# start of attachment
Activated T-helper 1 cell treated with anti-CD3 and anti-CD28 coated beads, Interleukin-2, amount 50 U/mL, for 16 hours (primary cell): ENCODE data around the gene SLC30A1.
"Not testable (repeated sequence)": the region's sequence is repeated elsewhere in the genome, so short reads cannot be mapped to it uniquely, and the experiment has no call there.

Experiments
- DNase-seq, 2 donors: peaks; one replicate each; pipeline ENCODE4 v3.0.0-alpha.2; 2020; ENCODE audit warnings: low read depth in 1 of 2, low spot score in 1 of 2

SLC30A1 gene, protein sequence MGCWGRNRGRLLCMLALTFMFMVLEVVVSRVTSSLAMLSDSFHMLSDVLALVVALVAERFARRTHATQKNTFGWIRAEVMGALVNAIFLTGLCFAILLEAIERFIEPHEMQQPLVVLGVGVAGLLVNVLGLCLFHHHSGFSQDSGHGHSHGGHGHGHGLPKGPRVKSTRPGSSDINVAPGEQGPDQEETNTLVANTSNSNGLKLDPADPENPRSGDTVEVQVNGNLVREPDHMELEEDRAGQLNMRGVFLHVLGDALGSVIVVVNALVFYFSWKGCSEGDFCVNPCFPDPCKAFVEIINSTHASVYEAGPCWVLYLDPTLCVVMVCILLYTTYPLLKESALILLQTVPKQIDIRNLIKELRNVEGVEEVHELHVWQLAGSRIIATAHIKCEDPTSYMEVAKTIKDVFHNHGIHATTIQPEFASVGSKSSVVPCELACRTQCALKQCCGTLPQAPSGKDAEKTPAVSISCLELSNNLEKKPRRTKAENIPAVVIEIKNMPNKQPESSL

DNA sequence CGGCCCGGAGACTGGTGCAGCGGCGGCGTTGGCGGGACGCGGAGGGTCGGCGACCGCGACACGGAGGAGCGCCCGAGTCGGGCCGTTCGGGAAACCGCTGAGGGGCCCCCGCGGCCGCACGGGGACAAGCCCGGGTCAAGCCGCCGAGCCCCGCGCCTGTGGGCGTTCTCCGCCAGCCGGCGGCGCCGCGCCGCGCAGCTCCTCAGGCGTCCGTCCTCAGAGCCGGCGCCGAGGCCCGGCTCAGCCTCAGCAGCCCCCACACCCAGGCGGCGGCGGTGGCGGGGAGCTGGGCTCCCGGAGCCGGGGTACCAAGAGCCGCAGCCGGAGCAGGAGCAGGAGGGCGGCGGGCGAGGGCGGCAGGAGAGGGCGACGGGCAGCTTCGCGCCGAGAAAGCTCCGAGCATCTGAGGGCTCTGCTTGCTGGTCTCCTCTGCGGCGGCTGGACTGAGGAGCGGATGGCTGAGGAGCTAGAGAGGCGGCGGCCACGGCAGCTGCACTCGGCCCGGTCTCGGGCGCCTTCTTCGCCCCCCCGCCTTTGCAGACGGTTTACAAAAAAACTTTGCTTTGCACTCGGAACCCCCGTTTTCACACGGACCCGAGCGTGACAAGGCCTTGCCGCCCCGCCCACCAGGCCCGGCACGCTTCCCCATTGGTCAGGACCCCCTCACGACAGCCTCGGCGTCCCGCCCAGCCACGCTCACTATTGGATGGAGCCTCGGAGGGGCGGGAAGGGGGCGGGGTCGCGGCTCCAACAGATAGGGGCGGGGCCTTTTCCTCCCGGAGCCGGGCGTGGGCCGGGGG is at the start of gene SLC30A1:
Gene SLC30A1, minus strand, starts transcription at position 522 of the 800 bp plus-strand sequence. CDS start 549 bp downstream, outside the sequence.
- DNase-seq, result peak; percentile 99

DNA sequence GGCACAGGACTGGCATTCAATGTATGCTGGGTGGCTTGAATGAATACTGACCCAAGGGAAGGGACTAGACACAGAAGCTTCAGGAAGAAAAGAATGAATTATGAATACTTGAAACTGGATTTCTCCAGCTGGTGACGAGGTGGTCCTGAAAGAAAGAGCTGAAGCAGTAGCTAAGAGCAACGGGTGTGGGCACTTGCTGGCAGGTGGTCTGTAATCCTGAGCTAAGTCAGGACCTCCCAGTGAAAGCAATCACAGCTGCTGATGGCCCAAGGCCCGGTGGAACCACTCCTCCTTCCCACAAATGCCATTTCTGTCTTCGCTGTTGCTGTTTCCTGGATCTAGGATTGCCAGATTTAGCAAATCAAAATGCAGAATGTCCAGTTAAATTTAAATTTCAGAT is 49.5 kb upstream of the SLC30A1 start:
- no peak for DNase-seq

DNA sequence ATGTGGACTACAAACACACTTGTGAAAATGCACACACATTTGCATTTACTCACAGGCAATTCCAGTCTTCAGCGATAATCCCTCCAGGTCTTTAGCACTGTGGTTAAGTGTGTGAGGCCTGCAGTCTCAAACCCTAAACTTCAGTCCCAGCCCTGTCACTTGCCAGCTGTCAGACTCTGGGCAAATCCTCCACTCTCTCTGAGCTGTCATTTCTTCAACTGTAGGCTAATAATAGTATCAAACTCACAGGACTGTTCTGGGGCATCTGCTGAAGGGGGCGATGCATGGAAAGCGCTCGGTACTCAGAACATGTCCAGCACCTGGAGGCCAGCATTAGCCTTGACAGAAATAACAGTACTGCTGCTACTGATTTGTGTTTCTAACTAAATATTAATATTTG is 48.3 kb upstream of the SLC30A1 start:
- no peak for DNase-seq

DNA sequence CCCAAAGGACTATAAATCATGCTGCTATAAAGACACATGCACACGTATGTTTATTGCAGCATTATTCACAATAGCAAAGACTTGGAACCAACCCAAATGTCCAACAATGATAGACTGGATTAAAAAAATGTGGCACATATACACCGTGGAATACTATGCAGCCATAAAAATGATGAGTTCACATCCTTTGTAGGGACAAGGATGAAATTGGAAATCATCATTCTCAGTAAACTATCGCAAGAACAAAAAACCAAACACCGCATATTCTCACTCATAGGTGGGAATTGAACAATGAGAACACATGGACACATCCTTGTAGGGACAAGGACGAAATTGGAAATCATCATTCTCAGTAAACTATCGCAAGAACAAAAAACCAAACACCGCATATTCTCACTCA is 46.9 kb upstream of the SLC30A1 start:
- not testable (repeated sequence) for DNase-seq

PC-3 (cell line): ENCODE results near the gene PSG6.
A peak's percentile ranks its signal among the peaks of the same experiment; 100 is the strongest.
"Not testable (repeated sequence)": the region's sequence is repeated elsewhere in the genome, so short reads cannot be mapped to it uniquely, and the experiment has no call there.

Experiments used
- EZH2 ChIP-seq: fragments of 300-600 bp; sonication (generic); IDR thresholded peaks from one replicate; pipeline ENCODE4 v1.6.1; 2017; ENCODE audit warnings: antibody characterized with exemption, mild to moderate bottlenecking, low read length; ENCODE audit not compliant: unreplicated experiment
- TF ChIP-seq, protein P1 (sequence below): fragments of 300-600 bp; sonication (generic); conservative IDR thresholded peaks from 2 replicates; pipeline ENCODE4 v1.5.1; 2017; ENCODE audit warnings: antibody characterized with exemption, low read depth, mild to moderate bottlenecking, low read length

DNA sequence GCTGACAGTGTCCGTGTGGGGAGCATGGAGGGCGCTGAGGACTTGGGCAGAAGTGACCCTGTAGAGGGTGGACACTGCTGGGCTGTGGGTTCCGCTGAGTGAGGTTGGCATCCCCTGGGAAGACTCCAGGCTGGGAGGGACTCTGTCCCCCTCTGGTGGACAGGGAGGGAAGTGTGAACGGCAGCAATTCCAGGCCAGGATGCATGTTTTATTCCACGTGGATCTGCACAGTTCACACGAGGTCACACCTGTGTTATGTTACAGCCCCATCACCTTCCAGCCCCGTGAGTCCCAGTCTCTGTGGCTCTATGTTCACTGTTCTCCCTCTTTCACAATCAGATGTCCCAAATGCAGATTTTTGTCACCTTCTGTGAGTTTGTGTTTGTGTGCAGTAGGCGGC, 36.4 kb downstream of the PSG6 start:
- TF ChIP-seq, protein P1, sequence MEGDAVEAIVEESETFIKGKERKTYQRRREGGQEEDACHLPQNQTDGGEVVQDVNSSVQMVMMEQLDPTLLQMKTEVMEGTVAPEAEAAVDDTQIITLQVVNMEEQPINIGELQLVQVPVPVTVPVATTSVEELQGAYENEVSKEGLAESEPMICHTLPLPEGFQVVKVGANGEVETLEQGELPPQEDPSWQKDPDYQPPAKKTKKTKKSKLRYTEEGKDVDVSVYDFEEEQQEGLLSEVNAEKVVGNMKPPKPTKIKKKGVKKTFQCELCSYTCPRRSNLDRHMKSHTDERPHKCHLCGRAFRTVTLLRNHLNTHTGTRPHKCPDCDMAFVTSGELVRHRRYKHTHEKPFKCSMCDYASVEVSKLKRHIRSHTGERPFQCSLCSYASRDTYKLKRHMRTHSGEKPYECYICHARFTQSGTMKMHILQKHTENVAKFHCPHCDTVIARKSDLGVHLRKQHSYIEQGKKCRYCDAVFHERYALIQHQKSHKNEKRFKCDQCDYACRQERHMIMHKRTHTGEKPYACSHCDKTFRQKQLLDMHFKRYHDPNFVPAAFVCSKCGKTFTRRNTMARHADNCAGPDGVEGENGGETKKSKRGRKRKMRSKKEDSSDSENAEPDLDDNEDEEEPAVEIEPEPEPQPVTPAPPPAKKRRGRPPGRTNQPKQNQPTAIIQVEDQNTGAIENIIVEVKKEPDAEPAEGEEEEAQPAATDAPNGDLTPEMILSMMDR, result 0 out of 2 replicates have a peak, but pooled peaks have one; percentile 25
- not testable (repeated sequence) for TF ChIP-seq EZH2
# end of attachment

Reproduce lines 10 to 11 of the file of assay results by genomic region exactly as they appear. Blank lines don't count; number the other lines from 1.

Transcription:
- no peak for DNase-seq

DNA sequence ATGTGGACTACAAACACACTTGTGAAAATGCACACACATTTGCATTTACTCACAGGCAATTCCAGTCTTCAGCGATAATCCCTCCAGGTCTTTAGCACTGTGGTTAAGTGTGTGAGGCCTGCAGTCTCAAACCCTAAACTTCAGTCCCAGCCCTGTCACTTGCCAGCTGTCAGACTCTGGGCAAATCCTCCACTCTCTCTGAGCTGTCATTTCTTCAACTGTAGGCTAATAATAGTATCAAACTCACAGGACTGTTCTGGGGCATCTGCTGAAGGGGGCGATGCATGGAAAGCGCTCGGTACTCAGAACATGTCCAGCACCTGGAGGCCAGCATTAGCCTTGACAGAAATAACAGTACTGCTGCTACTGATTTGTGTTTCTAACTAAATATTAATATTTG is 48.3 kb upstream of the SLC30A1 start: